I must admit, I was a bit concerned, as this book has both a male and female narrators, Karen Commins and Drew Commins. Following a few less than satisfactory experiences I wouldn't normally choose to listen to a book with more than one narrator, I knew Karen would be good, she's always good, but what about this Drew fella? Well, actually he too is very good, excellent distinct characterisation, no overacting, good timing, pleasant listening. However, there is a big difference in the listening experience when there is more than one narrator, and I'm still not sure I care for it. There always the feeling that one of them is speaking from another room, or as if we are listening to them on speakerphone, and, for some reason, it's always the male voice. I've noticed this on all my audiobooks that have more than one narrator. I think it's just a matter of preference though, I do know other listeners love to hear both male and female readers, so, maybe I should just get over it!
If you're up for comedy mystery, this is your book!
You MUST have a sense of humor if you plan to dive into a Memphis-based mystery in which the main character, Harley Jean Davidson, yes, she is named after a motorcycle, has an Elvis-impersonating father named Yogi, a mom, named Diva, who talks to spirit guides and the family dog, King (named after the King of Rock and Roll) is nabbed.
This is simply a fun, purely entertaining read - light, easy to put down and pick up again if you have small bits of time to read or are interrupted often.
I volunteered to listen to this book when the main narrator offered it on Goodreads with no review necessary. I was surprised that a review was not being asked, but I now understand. Getting the book "out there" is the hard part because once it is begun, you don't want to not finish the book(even if you find it a fairly predictable conclusion). There is plenty of entertainment to keep your interest to the end.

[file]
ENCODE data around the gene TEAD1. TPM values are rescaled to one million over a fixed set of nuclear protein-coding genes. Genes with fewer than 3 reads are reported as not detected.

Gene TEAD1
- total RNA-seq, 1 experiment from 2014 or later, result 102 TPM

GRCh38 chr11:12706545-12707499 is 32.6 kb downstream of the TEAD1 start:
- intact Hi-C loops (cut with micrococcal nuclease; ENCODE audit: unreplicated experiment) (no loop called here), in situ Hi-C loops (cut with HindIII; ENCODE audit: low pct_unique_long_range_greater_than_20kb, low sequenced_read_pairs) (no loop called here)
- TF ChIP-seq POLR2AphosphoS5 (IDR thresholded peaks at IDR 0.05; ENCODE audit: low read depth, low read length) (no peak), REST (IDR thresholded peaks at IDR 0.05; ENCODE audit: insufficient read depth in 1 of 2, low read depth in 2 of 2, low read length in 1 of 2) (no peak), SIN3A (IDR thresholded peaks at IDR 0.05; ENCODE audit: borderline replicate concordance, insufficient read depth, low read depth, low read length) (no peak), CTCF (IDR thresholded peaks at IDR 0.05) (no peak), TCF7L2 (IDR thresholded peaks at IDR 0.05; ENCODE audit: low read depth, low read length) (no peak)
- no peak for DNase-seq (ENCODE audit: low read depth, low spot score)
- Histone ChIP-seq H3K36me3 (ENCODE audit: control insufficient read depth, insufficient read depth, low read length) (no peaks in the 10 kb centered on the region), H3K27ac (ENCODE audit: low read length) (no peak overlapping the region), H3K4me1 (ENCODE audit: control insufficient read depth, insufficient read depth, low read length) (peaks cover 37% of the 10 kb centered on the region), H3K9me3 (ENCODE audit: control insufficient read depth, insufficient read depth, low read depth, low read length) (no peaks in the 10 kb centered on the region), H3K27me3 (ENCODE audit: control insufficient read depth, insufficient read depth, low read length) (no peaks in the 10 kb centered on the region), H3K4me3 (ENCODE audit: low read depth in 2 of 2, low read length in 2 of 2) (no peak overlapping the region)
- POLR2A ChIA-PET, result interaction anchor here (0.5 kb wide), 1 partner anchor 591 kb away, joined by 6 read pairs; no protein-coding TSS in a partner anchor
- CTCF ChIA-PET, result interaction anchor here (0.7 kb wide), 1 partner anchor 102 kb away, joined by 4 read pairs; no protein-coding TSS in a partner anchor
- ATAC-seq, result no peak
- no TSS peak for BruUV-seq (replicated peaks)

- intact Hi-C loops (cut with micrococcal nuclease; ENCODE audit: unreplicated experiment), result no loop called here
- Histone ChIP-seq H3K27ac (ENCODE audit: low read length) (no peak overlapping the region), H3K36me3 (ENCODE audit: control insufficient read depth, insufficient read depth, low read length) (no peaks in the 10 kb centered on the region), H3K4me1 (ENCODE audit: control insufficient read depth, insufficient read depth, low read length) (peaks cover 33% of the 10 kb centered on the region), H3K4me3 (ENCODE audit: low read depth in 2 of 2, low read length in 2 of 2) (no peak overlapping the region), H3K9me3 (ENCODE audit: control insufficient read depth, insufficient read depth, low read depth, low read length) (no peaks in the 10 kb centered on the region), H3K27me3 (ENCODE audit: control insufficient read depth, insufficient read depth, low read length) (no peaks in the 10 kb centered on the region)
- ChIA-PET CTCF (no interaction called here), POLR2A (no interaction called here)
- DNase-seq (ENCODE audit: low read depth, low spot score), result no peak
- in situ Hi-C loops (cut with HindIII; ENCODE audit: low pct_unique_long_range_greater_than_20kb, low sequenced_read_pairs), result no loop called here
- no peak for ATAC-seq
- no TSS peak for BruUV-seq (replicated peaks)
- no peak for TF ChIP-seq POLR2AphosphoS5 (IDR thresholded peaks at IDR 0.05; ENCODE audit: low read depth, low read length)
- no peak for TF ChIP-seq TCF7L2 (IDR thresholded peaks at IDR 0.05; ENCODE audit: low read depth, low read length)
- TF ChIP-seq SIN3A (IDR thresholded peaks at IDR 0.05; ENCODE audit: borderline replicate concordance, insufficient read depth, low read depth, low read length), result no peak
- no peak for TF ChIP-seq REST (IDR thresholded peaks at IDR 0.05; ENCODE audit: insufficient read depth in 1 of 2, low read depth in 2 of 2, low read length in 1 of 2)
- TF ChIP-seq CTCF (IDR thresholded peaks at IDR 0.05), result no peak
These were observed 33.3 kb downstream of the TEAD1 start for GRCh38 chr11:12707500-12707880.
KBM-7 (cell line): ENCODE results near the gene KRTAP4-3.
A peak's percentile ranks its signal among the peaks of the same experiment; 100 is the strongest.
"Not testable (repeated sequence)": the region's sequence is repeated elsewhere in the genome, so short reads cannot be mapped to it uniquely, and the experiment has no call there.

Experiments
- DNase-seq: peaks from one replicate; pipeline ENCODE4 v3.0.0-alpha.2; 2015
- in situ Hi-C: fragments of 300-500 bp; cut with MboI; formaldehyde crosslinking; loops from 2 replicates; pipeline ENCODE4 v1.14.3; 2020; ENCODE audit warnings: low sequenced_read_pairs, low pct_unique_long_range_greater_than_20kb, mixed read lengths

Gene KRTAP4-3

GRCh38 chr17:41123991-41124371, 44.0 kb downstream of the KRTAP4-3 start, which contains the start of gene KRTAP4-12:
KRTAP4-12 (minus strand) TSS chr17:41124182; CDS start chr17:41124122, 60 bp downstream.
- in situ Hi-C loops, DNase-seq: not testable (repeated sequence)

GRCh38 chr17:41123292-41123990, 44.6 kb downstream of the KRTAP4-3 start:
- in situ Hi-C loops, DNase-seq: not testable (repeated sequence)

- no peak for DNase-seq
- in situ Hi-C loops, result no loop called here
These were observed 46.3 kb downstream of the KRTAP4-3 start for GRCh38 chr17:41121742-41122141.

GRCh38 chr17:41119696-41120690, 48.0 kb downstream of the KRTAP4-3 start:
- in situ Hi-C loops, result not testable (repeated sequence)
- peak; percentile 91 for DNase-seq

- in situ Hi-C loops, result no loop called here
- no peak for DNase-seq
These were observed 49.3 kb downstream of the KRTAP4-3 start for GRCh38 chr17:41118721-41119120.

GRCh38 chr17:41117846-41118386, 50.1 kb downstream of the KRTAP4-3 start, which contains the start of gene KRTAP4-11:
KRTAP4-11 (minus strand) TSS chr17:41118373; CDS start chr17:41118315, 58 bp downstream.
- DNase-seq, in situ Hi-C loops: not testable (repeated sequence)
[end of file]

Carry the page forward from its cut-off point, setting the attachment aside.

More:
I have a great preference for audiobooks as I find narrators add so much more to a story than my internal reading voice. Not only do narrators read all of the words (you laugh, but I am sure I am not alone, when I am carried by a story, to find that I skim to get to the highlight of scenes), but experienced narrators capture the appropriate tone in their voice as well as the correct accent called for by the author. My inner reading voice doesn't do accents well, and tags for the verbal tone of a character often come after the dialogue. It is not overly helpful to read the dialogue, and then read that the words were spoken with laughter or with tears or in a whisper or with a shakey voice. Good narrators and good preparation, though, allow for the dialogue to be spoken with the intended emotion. Furthermore, I enjoy multiple narrators when the author writes their story with multiple points of view, though, good narrators can read more than one POV well, even when the POVs include both genders.
In this case, I am moved by the story to post this review, though not particularly moved by the narrators' performance to seek the next books in audio form. I recommend this book, but have caution to communicate about the audiobook form.
The book is told from one POV, Harley Jean, read by Karen Commins. When the story comes to male dialogue, Drew Commins, Karen's husband, speaks the dialogue rather than Karen. His narration seemed forced and stilted. I believe Karen should have been the sole narrator as the book is written in one POV -- the male voice for male dialogue was not seamless, but actually a bit of a distraction as it did not sound as natural as the lead narrator.